How To Do Pre-Interview Research

interview research One of the first questions I ask any candidate who is applying for a role with our company is “Why are you interested in working here?” I use this question, not as an ego trip of “tell me why we’re so good”, but rather to see how much the candidate knows about us, and how much research they have done on our organization. Passion is an integral part of assessing a candidate’s fit within our company. We’re a bunch of data geeks, and those geeky things need to get someone excited. More importantly, I need to assess if this is just another job for them, or THE job that they want.

There are usually two types of answers I tend to get with this question. The first type of answer (and the preferred one), is that they have some sense of what our organization does, which in this case is Market Research. If the candidate can even give me this, I’m willing to work with it. It shows they at least went through the 1st page of the website. Of course, any details they have above and beyond that are great. The second type of answer is some type of generic line that usually includes one of the following:

“The job description is exactly what I do now”  (Ok. So….no ambition beyond that?)

“I hear your company is growing at tremendous speed”  (Actually, we’ve had a steady rate of growth for over 10 years, with no marked spikes”)

“I saw the job on Careers In Government, Monster, LinkedIn, the job board” (AND….?)

While most companies and recruiters are usually looking first and foremost for an alignment of skills for the role, culture fit and candidate motivation are other important factors in determining if a candidate is a good fit. You want to appear prepared. More importantly, you want to appear more prepared than the other 50+ candidates who have applied for the role. So here are a few tips for making sure you can come to the table informed and prepared to make a great impression.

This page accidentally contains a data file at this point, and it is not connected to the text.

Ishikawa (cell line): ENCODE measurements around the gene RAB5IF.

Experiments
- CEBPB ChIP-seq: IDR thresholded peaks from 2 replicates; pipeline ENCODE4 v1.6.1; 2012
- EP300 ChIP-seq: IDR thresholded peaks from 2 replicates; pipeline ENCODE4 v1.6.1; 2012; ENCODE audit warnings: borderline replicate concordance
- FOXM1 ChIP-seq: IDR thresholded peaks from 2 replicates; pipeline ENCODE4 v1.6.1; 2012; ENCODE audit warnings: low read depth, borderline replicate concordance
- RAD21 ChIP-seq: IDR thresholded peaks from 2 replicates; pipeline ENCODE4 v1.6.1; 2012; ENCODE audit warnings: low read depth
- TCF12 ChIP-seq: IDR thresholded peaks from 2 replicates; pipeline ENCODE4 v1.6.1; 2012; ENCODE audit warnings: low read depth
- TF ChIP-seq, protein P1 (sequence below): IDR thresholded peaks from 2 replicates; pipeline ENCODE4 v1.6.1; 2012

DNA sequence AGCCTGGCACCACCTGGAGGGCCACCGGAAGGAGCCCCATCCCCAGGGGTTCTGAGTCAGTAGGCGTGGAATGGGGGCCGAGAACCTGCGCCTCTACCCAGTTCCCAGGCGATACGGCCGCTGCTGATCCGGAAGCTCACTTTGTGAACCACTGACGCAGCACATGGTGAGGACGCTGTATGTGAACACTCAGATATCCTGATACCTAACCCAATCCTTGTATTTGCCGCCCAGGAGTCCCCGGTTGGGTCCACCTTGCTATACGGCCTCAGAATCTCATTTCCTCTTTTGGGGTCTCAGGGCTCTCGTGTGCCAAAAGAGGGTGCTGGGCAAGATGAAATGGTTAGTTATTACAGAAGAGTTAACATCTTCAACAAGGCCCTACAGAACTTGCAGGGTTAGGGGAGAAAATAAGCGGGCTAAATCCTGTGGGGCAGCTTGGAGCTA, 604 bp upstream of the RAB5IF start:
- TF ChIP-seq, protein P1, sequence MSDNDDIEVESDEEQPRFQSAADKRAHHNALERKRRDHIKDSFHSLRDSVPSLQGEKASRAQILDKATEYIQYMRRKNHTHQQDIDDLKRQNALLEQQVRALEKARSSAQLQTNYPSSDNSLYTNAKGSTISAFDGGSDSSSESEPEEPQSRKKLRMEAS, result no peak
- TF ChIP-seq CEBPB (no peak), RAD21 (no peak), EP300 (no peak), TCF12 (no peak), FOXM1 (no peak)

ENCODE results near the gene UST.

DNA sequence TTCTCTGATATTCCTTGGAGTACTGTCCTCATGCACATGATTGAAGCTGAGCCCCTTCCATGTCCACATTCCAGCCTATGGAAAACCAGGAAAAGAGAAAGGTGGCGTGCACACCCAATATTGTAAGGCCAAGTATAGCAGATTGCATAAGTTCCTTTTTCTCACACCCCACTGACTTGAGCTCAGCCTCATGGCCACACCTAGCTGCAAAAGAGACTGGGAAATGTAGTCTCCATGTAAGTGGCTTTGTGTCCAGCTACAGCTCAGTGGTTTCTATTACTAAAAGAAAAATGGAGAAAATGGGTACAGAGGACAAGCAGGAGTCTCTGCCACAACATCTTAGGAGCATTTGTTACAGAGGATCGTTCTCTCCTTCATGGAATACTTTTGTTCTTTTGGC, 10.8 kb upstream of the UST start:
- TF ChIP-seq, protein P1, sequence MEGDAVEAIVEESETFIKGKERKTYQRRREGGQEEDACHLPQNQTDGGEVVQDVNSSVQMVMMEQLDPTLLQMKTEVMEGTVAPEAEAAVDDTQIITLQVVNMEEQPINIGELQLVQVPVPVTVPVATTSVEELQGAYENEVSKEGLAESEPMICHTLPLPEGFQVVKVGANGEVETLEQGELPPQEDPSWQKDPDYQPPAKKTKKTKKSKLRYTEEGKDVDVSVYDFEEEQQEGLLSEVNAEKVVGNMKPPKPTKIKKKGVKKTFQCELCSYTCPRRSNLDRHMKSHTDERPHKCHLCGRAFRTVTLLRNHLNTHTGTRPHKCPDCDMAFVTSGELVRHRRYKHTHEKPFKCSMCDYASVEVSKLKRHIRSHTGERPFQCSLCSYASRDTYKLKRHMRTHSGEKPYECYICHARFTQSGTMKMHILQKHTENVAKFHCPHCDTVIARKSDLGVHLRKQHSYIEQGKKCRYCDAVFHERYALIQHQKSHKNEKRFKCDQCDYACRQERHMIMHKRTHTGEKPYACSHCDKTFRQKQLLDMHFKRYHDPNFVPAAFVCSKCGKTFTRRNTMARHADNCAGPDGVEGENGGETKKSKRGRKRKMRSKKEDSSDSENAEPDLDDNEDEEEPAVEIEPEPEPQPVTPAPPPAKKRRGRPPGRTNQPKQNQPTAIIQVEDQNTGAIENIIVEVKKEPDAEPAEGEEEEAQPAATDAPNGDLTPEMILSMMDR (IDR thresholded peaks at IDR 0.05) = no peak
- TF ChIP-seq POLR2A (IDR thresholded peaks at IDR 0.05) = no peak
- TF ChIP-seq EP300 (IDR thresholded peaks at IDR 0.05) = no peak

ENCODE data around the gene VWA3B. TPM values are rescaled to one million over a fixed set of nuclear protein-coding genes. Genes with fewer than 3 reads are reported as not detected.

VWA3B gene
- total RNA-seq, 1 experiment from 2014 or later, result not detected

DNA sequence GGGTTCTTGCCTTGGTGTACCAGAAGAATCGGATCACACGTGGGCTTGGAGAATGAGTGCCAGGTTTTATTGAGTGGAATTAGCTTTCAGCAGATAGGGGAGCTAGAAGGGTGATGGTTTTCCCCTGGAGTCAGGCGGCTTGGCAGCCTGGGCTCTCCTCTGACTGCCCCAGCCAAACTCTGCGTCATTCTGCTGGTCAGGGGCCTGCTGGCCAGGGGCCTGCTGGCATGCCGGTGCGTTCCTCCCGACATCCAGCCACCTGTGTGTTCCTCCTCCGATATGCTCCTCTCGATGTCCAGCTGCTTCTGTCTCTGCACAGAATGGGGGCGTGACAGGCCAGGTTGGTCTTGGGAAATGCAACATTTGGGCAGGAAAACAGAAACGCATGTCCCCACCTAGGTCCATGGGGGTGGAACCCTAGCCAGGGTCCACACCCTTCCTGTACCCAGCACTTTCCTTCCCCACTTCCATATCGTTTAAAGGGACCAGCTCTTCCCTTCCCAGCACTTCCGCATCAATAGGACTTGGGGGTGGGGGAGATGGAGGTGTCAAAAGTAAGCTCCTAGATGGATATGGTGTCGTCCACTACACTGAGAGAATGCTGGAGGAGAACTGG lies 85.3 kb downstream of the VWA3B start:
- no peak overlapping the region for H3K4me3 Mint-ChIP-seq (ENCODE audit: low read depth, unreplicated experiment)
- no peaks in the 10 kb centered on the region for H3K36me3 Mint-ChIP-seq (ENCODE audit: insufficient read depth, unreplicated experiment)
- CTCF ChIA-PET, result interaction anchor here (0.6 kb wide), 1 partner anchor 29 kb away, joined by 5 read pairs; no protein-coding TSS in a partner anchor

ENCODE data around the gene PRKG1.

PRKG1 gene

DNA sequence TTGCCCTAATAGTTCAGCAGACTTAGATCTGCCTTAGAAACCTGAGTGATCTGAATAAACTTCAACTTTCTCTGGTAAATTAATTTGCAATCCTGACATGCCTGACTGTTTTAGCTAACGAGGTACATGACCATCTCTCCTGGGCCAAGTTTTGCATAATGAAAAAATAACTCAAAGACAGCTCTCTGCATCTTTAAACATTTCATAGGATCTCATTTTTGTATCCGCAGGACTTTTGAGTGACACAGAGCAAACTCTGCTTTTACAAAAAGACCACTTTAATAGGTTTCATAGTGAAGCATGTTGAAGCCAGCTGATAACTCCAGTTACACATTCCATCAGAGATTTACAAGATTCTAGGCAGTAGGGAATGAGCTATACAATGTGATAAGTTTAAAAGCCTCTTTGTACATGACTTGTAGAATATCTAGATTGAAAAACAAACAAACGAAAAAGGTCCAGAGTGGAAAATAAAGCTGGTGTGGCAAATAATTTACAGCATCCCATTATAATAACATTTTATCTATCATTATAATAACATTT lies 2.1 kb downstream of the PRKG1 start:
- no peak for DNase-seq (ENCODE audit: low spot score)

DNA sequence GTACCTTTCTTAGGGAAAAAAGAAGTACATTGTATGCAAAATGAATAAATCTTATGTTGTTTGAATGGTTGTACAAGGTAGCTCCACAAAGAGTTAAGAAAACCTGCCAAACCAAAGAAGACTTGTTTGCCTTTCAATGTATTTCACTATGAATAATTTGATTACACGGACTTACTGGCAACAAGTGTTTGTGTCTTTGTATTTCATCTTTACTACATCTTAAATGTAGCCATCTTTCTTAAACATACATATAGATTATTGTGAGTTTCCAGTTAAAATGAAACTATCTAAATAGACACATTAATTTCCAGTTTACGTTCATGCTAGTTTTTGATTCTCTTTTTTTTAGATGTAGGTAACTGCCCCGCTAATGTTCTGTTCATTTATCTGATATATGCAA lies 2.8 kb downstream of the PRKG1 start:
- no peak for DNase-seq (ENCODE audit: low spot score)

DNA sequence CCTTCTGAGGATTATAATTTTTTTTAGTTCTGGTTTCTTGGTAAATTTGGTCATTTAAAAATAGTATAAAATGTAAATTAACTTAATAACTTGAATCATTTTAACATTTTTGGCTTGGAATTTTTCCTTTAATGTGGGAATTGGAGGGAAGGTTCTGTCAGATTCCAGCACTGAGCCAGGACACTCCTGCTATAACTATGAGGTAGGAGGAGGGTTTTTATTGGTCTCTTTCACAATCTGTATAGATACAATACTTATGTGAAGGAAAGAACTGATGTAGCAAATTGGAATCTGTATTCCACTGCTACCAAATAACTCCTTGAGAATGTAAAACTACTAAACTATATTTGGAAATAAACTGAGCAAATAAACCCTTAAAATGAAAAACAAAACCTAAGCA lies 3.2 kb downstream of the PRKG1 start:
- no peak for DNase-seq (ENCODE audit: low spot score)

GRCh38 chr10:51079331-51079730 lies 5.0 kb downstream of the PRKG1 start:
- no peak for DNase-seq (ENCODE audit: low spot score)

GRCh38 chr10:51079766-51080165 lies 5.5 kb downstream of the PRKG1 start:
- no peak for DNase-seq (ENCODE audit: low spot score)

• If the company is public, take a look at the recent financial news for the company for news on their earnings. Have they had a drastic shift in profit vs. loss? This is a particularly good tactic if you are aiming for a role in their finance or accounting group.
  • With a private company, who isn’t reporting earnings yet, you can scour for information about recent funding rounds they have had.
  • What product announcements have their been? Have they had a game-changing moment with one of their products, or a widely-publicized launch recently?
  • Research the people you will be interviewing with.  See if there are commonalities in your backgrounds. Perhaps you share an alma mater, former co-worker, or even worked at the same organizations in the past.
  • Be aware of competitors in the industry. Having an understanding of what other companies in the space are doing, shows your understanding of the landscape, and makes you appear well-informed and credible.
  • Ask questions! Unless the role is stacking boxes on the shelf in a dark room all day, there are bound to be aspects of the role or the company that you have questions about. This shows that you are vested in the role and the next step in your career. A recruiter or hiring manager can do a great job describing everything, but it’s highly unlikely that they will hit all points of your curiosity in 20 or 30 minutes with you.

Interviews are about skills, but they are also about making connections. The more connected that the interviewer(s) feel to you, the better your chances of landing the job. Being prepared can help to overcome other things that might otherwise not be in your favor. For example, if you are light in a type of programming language, but understand the industry and space at a deep level, you may be able to leverage that. After all, it’s easier to teach a programming language than it is to teach curiosity and passion. So be prepared, be curious, and do the necessary legwork before you interview.

You’ll be glad you did.

 

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